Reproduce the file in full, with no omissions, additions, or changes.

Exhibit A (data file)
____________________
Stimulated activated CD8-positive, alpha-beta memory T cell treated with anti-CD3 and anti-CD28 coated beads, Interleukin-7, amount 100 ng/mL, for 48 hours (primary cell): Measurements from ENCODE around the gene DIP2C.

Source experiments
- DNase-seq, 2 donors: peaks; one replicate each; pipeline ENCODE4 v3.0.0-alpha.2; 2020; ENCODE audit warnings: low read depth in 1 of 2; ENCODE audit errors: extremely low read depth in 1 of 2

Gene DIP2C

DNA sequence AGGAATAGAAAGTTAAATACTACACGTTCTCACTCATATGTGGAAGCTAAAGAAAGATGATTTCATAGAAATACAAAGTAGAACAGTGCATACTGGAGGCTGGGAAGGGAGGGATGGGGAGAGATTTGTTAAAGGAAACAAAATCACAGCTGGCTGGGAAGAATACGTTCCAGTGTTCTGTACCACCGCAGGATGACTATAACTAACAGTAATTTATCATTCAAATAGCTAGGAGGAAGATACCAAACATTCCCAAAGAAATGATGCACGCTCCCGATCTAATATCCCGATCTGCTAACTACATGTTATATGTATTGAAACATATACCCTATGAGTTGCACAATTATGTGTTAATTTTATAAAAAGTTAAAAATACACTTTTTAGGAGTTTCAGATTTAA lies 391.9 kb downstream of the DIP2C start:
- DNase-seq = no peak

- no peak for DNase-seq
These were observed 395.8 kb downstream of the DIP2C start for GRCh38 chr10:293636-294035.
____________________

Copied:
Stimulated activated CD8-positive, alpha-beta memory T cell treated with anti-CD3 and anti-CD28 coated beads, Interleukin-7, amount 100 ng/mL, for 48 hours (primary cell): Measurements from ENCODE around the gene DIP2C.

Source experiments
- DNase-seq, 2 donors: peaks; one replicate each; pipeline ENCODE4 v3.0.0-alpha.2; 2020; ENCODE audit warnings: low read depth in 1 of 2; ENCODE audit errors: extremely low read depth in 1 of 2

Gene DIP2C

DNA sequence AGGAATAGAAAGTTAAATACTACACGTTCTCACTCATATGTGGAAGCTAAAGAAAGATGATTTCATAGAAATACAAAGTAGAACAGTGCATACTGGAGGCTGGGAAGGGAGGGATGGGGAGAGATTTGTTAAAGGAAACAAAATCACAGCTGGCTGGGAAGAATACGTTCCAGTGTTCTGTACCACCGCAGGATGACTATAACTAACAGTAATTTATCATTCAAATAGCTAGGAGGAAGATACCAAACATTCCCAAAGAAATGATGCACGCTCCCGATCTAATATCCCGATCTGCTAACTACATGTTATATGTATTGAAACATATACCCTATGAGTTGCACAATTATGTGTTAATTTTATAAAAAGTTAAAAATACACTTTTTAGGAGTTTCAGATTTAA lies 391.9 kb downstream of the DIP2C start:
- DNase-seq = no peak

- no peak for DNase-seq
These were observed 395.8 kb downstream of the DIP2C start for GRCh38 chr10:293636-294035.